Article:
t’s said that fortune favors the bold, and the noble fighters that make up the “Legion of Glory” deck are both bold and fortunate. Control the battlefield, keep your opponent’s forces off balance, and your determined little army will march to victory!
The “Legion of Glory” deck is filled with efficient creatures. In fact, none of them cost more than three mana. Early in the game, get out as many creatures as you can and start attacking before your opponent can set up a defense. As the game progresses and larger creatures start appearing on the other side of the table, your forces may start to seem overmatched. Don’t worry—they have some tricks up their sleeves.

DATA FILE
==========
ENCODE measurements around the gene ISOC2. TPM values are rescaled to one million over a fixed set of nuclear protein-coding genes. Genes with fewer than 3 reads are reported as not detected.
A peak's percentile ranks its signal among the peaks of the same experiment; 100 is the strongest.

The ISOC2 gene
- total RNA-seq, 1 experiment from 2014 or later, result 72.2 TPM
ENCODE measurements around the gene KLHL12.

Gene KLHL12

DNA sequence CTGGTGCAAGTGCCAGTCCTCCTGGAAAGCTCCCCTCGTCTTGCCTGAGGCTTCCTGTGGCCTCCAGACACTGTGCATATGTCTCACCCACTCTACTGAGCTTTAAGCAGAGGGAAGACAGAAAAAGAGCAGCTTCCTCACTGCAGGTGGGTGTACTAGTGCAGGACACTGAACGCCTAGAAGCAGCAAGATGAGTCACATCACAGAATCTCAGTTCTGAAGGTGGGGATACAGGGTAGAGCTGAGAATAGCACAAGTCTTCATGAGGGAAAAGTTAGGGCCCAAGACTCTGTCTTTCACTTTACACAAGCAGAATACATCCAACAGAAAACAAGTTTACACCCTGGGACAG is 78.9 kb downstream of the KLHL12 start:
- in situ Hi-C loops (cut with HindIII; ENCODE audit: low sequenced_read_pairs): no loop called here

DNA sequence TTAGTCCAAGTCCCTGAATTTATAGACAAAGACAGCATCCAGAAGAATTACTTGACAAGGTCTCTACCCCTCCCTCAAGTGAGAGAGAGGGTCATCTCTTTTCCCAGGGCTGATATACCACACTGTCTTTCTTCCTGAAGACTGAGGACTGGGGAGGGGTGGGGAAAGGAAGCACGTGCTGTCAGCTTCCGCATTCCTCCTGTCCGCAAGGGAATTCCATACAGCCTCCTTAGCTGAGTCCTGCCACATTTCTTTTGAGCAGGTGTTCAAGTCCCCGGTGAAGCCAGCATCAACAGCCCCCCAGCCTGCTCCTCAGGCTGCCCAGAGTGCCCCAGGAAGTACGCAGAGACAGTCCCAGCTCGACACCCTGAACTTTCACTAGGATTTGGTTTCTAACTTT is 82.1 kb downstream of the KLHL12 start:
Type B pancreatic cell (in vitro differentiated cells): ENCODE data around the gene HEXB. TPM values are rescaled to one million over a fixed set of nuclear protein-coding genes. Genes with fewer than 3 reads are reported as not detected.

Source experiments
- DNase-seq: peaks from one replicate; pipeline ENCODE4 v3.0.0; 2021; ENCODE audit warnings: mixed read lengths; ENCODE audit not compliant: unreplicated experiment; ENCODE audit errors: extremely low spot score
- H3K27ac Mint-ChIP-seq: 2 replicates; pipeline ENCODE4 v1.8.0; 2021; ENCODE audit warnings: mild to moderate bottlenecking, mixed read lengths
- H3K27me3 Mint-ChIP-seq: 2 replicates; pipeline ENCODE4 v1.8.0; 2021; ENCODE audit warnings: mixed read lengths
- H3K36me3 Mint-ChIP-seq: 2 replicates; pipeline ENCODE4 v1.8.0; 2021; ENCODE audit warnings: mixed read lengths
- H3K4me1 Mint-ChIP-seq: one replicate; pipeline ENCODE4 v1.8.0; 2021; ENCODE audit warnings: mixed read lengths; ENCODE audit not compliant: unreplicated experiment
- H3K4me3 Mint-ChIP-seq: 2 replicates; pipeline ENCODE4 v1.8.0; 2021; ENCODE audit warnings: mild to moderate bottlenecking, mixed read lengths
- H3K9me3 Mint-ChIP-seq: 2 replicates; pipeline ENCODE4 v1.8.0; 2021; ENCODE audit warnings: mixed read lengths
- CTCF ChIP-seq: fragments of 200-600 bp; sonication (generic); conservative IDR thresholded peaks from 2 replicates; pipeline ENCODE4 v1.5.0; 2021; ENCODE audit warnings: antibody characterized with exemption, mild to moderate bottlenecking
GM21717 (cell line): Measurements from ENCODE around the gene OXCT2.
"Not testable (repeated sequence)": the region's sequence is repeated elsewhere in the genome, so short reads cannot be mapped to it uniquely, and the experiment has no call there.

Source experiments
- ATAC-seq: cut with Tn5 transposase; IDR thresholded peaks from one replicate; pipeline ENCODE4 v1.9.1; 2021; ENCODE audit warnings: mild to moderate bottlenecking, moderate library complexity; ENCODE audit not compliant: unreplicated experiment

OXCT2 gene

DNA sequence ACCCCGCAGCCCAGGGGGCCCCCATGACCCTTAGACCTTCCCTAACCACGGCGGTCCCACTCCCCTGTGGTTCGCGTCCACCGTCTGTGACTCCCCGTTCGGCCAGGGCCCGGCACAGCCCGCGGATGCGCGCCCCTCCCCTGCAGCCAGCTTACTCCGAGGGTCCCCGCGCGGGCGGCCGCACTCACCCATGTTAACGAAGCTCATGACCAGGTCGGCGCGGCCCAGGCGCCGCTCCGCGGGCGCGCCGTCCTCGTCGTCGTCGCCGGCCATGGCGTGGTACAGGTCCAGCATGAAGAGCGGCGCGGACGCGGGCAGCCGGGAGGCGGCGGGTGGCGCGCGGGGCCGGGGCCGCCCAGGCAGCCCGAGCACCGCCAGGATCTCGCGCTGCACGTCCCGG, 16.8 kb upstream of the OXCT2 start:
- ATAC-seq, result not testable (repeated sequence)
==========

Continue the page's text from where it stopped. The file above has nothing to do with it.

Your creatures have ways to make your opponent’s blockers smaller, make your attackers bigger, and prevent damage to your creatures. Most of those tricks will be sitting out on the table, intimidating your opponent! How can your opponent expect to block your creatures when they have flanking? And when Infantry Veteran or Zhalfirin Commander are waiting to make them bigger? And when Resistance Fighter or Femeref Healer are poised to prevent damage? Or when Jamuraan Lion flat-out tells a potential defender it can’t block? That doesn’t even take into account instants like Remedy or Warrior’s Honor. And in case the unthinkable happens and one of your creatures is lost, it might just have a Miraculous Recovery in its future.